Welcome to the World Cup in Brazil, brought to you by Fifa, a corporate governance disaster that is also one of the most successful multinational enterprises on earth.
Spanish Crown Prince Felipe Photo: Reuters
A couple of royal handovers and a papal resignation and suddenly abdication – which used to have a near uniformly negative connotation – is all the rage. Read more
Stephen Immelt, brother of Jeff Immelt, chairman and chief executive of General Electric, has become the second Immelt to lead a multinational organisation – in his case the law firm Hogan Lovells.
Jeff Immelt has given his brother some advice on how to do so. In an interview with The Lawyer magazine, Steve says Jeff has a rule of three-to-five for managing GE: Read more
Self-castration was such a popular path to a high-flying advisory career in China’s imperial court that the Ming dynasty ended up having to employ lots of eunuchs it could not afford.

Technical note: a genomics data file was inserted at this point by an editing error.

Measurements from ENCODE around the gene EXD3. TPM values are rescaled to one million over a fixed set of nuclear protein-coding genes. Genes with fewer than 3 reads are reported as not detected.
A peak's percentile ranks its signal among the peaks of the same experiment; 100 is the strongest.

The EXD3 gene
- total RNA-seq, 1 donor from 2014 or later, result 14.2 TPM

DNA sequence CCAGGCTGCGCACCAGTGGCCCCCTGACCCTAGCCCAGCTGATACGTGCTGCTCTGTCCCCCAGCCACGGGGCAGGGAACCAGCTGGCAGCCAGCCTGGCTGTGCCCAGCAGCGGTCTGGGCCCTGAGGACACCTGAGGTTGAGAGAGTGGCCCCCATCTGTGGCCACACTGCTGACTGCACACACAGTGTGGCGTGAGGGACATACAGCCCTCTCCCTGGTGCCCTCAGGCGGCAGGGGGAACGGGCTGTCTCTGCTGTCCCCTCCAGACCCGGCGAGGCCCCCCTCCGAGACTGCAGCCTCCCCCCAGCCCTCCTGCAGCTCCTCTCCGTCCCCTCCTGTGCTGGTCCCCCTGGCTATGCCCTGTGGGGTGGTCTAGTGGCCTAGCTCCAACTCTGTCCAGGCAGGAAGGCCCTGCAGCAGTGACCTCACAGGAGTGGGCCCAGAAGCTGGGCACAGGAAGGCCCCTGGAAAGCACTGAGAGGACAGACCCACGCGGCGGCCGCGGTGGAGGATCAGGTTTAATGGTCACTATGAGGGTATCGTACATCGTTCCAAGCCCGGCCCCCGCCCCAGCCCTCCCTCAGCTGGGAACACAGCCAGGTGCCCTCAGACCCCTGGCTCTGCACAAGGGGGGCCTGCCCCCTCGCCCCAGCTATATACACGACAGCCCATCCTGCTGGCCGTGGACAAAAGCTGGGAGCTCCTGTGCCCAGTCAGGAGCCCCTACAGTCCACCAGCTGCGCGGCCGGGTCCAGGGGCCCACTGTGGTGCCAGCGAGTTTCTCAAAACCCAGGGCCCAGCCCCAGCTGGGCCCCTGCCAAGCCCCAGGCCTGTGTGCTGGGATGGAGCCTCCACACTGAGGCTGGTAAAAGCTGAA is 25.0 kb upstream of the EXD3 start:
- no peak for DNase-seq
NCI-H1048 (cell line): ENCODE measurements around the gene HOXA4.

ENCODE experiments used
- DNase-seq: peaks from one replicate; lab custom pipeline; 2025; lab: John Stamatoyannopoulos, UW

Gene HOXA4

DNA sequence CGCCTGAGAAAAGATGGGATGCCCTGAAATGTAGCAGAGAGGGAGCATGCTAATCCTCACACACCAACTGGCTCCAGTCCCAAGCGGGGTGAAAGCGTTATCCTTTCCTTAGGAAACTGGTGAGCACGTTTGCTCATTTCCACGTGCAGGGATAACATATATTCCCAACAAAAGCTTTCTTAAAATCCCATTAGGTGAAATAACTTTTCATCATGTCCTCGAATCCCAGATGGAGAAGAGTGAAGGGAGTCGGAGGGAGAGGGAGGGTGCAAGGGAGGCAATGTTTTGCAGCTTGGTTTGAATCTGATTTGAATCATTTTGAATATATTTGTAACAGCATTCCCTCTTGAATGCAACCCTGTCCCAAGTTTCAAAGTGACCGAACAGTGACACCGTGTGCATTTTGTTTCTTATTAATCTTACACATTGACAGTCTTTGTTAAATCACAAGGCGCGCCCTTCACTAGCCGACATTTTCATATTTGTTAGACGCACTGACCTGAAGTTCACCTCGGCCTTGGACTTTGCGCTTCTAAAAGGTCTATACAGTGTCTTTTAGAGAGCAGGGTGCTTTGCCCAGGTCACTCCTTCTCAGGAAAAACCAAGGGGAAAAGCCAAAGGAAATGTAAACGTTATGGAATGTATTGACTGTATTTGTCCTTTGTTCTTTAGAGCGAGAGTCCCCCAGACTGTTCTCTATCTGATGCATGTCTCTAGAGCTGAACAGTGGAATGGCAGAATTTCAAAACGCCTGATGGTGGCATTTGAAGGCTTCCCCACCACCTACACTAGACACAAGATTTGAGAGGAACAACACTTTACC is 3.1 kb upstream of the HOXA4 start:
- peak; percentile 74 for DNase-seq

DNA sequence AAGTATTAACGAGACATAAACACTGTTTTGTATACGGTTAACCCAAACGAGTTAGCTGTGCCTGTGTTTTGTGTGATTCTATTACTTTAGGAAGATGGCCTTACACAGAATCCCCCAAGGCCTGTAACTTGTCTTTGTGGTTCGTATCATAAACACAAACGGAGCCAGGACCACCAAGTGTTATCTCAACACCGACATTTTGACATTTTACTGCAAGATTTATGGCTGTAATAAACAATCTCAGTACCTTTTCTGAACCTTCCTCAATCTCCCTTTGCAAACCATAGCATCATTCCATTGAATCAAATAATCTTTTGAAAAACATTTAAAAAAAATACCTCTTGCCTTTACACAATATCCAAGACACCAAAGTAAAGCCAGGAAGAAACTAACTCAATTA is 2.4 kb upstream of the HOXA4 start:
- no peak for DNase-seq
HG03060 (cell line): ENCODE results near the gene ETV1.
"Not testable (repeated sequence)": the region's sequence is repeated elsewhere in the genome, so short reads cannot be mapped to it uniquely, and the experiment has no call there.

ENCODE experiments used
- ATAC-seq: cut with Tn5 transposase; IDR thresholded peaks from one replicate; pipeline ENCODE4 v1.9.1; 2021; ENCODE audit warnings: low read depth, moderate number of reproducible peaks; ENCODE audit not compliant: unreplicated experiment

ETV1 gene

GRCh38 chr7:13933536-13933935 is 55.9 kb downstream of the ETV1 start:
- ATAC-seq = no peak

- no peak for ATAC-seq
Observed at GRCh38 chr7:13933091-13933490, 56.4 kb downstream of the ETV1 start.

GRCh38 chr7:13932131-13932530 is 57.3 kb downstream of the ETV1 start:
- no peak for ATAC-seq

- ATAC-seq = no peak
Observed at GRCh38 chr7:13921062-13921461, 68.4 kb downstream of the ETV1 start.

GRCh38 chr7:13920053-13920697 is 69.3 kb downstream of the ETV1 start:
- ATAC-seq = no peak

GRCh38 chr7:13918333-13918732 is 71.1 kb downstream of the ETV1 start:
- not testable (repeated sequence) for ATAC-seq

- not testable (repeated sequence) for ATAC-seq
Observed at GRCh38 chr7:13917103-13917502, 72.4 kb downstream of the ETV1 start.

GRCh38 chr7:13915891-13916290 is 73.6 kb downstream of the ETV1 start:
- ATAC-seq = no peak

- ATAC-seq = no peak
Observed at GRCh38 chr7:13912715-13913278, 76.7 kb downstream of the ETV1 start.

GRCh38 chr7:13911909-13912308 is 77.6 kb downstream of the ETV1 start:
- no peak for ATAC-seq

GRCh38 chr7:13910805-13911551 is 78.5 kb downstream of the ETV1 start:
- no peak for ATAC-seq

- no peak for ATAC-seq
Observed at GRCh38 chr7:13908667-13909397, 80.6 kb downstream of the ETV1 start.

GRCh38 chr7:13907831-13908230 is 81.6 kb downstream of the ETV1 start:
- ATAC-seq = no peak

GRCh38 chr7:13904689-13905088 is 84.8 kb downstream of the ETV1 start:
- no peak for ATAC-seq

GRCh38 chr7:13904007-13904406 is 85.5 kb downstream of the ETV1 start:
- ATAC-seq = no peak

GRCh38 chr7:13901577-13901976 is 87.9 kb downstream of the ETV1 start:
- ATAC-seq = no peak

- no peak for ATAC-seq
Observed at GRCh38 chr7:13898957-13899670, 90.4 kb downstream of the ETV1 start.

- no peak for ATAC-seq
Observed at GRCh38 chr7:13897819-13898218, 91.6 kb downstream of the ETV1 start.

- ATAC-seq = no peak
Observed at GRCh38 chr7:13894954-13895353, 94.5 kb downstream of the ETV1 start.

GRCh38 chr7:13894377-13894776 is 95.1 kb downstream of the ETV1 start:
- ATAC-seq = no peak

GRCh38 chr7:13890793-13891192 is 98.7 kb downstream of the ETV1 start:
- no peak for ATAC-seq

Early in her career at Apollo Hospitals, Preetha Reddy, then aged 30, went to question a senior doctor. Affronted about being interrogated by a manager half his age, he quit the next day. It taught Ms Reddy, now managing director of the Indian healthcare group, to practise “the art of listening” before confronting a more experienced team member with new ideas.
Graves at the Père-Lachaise-cemetery in Paris
I’ve been wondering about the most suitable place to commemorate the death of the Omnicom-Publicis deal. How about Père Lachaise cemetery in Paris, where Oscar Wilde and The Doors’ Jim Morrison are buried?
A photo of Maurice Lévy and John Wren, respectively the bosses of Publicis and Omnicom, thumbing their noses at each other against a backdrop of moss-covered tombs would be just as appropriate in its way as the infamous deal-announcement image of the two men toasting one another, with the Arc de Triomphe in the background. Read more